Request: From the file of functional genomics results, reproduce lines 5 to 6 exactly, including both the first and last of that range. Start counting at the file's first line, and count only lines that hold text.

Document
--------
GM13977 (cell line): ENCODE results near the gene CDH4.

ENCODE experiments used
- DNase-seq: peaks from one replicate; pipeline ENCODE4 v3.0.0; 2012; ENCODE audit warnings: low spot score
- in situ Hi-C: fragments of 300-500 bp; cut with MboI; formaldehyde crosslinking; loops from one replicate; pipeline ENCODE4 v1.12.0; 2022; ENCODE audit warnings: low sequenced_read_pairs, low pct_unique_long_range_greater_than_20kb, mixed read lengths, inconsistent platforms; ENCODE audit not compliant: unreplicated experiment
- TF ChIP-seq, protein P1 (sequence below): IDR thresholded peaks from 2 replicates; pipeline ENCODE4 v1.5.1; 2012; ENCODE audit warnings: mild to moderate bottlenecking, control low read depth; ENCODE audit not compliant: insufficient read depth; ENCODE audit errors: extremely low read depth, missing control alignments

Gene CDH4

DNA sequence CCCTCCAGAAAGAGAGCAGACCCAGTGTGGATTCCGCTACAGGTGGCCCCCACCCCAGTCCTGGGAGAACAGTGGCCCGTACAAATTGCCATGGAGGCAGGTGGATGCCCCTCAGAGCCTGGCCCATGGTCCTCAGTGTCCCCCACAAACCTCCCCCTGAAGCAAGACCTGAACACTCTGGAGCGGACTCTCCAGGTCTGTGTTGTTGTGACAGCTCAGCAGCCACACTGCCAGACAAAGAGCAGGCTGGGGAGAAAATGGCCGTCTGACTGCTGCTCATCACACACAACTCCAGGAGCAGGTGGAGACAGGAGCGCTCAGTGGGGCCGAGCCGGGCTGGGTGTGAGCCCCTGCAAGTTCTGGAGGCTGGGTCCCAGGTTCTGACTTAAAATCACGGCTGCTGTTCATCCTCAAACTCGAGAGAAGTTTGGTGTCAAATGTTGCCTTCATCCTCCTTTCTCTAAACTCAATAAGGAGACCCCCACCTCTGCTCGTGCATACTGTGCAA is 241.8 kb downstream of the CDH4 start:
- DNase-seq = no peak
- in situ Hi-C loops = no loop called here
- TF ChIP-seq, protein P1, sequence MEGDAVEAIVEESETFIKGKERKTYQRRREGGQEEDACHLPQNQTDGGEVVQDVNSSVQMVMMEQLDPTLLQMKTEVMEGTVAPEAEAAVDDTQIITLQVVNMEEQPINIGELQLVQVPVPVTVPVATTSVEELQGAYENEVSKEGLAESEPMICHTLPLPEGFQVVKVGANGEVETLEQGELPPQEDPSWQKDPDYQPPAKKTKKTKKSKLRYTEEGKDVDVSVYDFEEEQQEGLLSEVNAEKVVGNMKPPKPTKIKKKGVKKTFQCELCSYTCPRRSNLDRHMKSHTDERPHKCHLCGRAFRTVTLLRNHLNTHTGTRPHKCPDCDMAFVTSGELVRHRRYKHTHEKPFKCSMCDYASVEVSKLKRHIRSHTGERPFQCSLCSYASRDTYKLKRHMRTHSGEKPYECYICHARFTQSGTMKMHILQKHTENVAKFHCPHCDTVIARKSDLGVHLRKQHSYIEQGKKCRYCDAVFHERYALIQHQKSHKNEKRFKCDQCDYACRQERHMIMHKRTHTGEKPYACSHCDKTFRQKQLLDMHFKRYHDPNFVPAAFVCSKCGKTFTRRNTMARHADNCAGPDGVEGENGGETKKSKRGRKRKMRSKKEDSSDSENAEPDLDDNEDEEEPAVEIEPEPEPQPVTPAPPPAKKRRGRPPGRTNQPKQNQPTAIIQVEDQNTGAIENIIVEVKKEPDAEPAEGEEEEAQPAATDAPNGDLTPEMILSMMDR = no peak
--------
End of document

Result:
- TF ChIP-seq, protein P1 (sequence below): IDR thresholded peaks from 2 replicates; pipeline ENCODE4 v1.5.1; 2012; ENCODE audit warnings: mild to moderate bottlenecking, control low read depth; ENCODE audit not compliant: insufficient read depth; ENCODE audit errors: extremely low read depth, missing control alignments

Gene CDH4